Value and Prior Learning
Goodwin said the college is taking a thoughtful, faculty-led approach to determining its still-evolving stance on prior-learning assessment. For example, he said faculty members were considering how, and if, tests could be designed to measure learning in MOOCs. And they are working on how to incorporate portfolio-based methods, as well as the possibility of using oral exams to get “inside the student’s heads.”
Perhaps most important, Goodwin said the college would seek to incorporate its “moral compass” and Benedictine ethos in prior-learning assessment. And that will be made easier through what he hopes will be a distinctively high-touch model of coaching.
“That kind of an approach allows us to include our values,” said Goodwin. “I want us to try to hold onto that.”
St. Scholastica is hardly a neophyte when it comes to serving adult students, who make up about half of its total enrollment of 4,000. (The college offers some master’s degrees alongside its bachelor’s programs.) Although the University of Minnesota has a branch campus in Duluth, St. Scholastica is a big fish in the Rust Belt city. During economic downturns it has been popular with out-of-work adult students who want training for a new start.
That regional role is evident in the college’s description of its “CSS Complete” program, which it describes as being designed to help 100,000 Minnesotans who left college without a degree over the last decade.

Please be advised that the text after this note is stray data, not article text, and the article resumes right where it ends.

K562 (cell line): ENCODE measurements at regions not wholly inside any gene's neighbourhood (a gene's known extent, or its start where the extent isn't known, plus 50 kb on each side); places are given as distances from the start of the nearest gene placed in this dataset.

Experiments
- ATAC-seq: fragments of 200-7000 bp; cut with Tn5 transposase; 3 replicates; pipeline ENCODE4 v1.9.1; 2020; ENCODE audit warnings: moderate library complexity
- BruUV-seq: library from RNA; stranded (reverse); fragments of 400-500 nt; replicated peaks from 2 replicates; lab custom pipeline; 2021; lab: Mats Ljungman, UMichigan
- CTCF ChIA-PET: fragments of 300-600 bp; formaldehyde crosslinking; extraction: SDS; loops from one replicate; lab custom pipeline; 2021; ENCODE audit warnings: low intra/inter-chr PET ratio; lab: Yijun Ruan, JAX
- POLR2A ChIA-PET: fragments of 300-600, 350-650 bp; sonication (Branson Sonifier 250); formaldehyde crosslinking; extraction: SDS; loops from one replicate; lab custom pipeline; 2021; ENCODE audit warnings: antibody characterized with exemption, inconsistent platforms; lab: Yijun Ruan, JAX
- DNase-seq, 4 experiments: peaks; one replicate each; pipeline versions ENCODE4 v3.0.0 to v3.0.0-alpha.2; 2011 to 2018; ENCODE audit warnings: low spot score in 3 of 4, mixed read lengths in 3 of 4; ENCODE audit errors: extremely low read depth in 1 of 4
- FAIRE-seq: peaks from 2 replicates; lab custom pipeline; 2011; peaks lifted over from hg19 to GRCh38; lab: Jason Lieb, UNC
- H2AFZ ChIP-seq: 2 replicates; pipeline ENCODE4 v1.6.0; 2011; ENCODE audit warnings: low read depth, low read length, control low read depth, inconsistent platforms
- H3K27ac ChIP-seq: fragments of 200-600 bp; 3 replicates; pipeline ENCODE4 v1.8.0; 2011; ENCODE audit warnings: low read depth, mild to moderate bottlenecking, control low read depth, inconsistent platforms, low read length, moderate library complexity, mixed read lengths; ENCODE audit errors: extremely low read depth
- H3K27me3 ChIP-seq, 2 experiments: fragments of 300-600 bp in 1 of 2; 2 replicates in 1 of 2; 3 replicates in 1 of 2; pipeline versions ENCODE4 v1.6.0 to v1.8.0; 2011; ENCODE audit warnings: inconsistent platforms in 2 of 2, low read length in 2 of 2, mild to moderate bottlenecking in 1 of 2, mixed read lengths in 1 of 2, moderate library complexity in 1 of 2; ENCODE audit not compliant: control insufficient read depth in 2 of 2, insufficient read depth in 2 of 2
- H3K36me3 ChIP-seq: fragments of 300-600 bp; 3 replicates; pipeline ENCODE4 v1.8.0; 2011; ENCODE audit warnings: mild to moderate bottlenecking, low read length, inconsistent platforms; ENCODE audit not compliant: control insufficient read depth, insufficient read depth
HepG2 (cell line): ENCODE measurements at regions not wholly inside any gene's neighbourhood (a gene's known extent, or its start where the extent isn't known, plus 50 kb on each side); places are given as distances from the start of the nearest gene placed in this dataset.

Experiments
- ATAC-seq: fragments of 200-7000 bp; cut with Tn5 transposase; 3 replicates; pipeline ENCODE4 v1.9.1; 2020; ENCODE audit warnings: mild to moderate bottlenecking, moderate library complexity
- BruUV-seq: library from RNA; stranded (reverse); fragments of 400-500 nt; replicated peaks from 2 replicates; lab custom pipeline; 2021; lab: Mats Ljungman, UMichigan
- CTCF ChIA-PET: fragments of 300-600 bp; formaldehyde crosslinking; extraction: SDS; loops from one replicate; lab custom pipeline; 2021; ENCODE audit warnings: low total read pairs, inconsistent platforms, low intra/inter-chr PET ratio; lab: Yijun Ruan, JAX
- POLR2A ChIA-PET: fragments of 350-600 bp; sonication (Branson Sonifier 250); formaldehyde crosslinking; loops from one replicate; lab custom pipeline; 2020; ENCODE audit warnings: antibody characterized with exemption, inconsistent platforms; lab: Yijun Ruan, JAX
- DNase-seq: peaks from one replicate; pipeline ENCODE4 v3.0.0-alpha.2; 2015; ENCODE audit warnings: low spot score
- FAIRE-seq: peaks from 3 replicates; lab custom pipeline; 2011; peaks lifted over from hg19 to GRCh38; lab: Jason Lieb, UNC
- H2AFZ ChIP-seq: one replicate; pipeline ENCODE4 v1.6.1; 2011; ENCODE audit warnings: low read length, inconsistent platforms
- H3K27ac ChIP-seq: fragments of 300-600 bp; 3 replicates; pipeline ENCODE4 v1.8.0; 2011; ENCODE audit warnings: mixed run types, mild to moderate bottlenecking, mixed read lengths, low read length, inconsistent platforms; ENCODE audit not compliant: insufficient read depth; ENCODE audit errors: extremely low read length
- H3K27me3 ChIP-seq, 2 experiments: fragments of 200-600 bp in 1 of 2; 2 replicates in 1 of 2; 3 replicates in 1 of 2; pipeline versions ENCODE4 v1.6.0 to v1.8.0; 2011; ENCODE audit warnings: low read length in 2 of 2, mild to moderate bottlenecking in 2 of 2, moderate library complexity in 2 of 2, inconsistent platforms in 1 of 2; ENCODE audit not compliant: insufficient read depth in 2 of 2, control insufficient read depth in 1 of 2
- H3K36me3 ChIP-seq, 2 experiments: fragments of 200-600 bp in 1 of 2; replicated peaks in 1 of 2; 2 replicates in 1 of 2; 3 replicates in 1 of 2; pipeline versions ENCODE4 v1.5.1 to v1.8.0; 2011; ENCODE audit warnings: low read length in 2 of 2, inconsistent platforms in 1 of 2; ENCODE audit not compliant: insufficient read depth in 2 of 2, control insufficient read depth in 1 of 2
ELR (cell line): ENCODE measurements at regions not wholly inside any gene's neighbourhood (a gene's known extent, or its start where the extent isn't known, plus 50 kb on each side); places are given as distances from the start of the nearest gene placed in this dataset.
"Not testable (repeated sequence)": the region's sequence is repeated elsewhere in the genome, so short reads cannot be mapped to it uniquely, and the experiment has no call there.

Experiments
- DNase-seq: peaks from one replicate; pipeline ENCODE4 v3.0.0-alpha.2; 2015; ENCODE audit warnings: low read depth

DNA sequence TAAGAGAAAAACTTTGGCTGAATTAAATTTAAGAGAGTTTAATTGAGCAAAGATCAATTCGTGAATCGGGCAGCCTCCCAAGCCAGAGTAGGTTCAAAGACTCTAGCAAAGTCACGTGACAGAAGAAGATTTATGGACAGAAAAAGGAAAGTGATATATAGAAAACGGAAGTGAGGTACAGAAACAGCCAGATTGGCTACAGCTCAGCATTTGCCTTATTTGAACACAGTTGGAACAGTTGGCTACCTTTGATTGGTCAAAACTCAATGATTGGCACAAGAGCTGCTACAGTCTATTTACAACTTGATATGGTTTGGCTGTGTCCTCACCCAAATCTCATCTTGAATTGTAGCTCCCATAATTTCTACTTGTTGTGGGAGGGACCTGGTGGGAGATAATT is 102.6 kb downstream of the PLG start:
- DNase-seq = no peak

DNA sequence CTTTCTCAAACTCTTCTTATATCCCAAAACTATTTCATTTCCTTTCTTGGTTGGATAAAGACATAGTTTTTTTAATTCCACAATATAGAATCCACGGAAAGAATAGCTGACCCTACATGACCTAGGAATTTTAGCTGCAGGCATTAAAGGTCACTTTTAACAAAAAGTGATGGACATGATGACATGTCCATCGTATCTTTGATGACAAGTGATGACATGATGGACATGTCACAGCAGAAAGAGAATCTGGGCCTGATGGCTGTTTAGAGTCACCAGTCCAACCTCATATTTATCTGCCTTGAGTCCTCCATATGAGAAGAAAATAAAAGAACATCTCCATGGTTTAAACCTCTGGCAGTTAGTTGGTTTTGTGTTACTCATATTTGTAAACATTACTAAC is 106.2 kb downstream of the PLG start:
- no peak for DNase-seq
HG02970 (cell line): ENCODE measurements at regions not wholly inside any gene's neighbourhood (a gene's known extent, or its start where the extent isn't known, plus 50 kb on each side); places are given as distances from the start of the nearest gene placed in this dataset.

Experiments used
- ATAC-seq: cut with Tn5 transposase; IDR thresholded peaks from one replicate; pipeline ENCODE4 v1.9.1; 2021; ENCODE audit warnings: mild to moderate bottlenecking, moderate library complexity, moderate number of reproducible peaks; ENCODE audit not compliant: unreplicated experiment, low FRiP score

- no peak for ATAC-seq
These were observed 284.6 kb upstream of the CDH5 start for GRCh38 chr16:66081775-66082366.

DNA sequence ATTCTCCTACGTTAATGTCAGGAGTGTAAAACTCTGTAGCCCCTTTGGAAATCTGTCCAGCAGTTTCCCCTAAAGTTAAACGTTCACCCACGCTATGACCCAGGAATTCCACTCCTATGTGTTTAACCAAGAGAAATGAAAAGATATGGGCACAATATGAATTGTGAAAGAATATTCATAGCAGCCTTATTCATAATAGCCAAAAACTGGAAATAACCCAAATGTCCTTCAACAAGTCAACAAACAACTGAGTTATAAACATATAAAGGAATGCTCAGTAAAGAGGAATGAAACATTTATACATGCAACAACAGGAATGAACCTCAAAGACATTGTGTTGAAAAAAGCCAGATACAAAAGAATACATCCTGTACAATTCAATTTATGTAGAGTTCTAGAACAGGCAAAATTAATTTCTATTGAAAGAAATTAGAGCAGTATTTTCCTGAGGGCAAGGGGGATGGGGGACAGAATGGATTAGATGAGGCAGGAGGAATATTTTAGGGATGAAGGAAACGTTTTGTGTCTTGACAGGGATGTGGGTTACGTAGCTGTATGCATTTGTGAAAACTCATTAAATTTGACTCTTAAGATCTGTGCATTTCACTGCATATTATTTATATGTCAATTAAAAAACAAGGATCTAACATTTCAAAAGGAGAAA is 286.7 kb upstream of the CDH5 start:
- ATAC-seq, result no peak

One key for the prior-learning assessment push to take off at St. Scholastica is its price point. Most adult students are unlikely to be attracted by a full sticker price of $30,000 in tuition and fees. But with prior-learning credits, a bachelor’s degree could cost as little as $25,000, according to the college.
On its website St. Scholastica describes how a hypothetical student could spend $8,500 on 60 credits earned at community colleges and $500 for successfully passed College-Level Examination Program (CLEP) exams, which would be worth 12 credits. Then the student could spend $1,500 on "challenge" exams at St. Scholastica for prior-learning, also worth 12 credits, $1,500 on a 12-credit portfolio assessment, and then $12,640 on 32 credits of coursework. That means the college would only receive $15,640 of the estimated total cost of $24,000 for the degree. The details and business model for that pathway are still being hashed out, however, Goodwin said.
The Council for Adult and Experiential Learning (CAEL) is a national leader on standards for prior-learning assessment. The group also runs a portfolio service called LearningCounts.org. Chari Leader Kelley, vice president for Learning Counts, said private colleges that are increasing their prior-learning assessment offerings are often tuition driven, and are also mindful of changing demographics. St. Scholastica, for example, is in a region that lacks the fertile student populations of the South and West.
Colleges that will succeed with adult students seeking prior-learning credits need to be mindful of how those students fit in on campus, Leader Kelley said.
“Programs offered in isolation without taking into account the changes in culture, service delivery and faculty support will likely struggle,” she said via email.
Read more by
Today’s News from Inside Higher Ed
What Others Are Reading